The Hungry Owl Project's boxes are designed for installing in trees, but they can also be used on posts. Where there is no shade, a sunroof should be added. This is simply a piece of plywood painted white and secured to the roof with a 1 to 2 inch gap between the roof and the sunroof for air circulation. Side panels can be added if needed to maintain a comfortable temperature inside.
When installing a box on a post it is worth taking the time to make sure that the post is well secured in the ground. We recommend digging large, deep holes and using concrete to secure the post in place. Remember that these boxes will need to be maintained once a year and it is important to be able to put a ladder up safely against the box. High winds can cause top-heavy boxes that are installed on flimsy posts to collapse.
The Hungry Owl Project recommends using 14' long sustainable redwood posts (Nominal 6x6) that are set in concrete with 31⁄2 feet of the post below grade. The posts must sit on 10" of packed gravel and they must be plumb.
Attach the box to the post with lag screws, making sure that the box is level and centered on the post.
Locate the bottom of the box at a height of 9' above the ground (the upper 6" of the back of the box will extend above the top of the post.) Although this might seem low, the owls will accept this height. Note that in areas where there might be any human activity we would recommend that the box be higher, but for multiple boxes in vineyards and other agricultural settings in rural areas, the lower installation height will work fine for the birds while making box access more convenient and ensuring easier maintenance.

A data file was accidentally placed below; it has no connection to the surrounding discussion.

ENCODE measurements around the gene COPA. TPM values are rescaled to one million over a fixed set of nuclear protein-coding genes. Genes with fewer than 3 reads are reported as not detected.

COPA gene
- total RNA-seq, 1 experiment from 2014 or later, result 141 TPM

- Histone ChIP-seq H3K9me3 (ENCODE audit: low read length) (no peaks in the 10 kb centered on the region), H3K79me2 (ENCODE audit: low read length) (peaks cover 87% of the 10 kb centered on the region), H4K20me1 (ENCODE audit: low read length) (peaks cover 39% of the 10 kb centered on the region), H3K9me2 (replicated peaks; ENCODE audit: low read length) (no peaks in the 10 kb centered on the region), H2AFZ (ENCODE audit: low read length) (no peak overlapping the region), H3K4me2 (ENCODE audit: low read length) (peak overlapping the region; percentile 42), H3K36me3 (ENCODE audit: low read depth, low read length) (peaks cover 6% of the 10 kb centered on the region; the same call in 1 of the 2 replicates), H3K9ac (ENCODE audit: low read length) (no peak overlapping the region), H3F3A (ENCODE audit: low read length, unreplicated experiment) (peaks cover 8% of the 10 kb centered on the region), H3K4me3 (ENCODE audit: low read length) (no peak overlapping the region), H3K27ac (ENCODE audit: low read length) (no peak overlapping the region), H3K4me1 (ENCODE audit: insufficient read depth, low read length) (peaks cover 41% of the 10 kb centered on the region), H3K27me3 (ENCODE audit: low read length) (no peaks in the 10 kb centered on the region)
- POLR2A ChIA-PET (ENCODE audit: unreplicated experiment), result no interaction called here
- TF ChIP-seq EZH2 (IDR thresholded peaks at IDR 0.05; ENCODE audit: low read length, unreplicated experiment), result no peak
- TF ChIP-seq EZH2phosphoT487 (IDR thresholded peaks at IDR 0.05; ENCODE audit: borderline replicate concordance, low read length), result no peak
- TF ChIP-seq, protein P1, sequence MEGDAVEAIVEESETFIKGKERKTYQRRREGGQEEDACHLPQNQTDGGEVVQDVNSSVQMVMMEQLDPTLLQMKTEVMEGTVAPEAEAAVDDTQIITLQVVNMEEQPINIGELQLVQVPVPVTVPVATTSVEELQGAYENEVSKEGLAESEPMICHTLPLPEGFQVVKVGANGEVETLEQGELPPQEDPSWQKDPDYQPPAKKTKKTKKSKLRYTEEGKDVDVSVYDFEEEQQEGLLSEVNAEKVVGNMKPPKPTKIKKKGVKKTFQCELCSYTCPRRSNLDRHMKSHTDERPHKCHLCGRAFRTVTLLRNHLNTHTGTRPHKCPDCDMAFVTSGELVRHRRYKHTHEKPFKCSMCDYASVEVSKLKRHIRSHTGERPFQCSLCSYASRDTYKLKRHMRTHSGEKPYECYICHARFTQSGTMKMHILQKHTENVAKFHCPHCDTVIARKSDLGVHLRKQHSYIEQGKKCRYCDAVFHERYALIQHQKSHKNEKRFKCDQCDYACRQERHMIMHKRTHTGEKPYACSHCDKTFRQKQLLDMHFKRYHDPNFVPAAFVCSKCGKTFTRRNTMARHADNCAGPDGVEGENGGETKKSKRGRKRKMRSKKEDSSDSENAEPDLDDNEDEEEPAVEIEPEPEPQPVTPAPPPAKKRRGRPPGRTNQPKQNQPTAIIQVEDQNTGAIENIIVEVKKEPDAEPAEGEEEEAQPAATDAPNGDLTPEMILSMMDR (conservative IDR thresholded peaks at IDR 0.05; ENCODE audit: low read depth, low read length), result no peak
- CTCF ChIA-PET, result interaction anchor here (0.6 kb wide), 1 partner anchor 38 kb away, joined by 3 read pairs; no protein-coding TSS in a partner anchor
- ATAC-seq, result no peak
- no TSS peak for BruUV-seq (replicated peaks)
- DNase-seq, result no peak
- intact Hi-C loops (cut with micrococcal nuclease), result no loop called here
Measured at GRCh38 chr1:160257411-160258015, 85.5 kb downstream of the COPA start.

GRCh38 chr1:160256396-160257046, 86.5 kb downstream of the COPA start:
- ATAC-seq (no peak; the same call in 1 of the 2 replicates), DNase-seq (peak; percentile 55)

To deter predators from attempting to climb up to the nesting box, wood posts should have a 3-foot width of metal flashing wrapped around the base of the post 1 foot above the ground. In vineyard situations, it is very helpful to number the boxes before they are installed.
DO NOT place boxes on or near utility poles. Barn Owls, along with many other raptors and different species of birds, commonly die from interactions with power lines and this can cause wild fires. A recent study concludes that the estimated cost of wildfires caused by power outages on the California economy is $34 million per year. Any bird found dead from interaction with power lines should be reported to PG&E. The exact location will be needed. PG&E will retrofit 10 poles either side of the electrocution site, making it safer for the birds to land.
Other types of boxes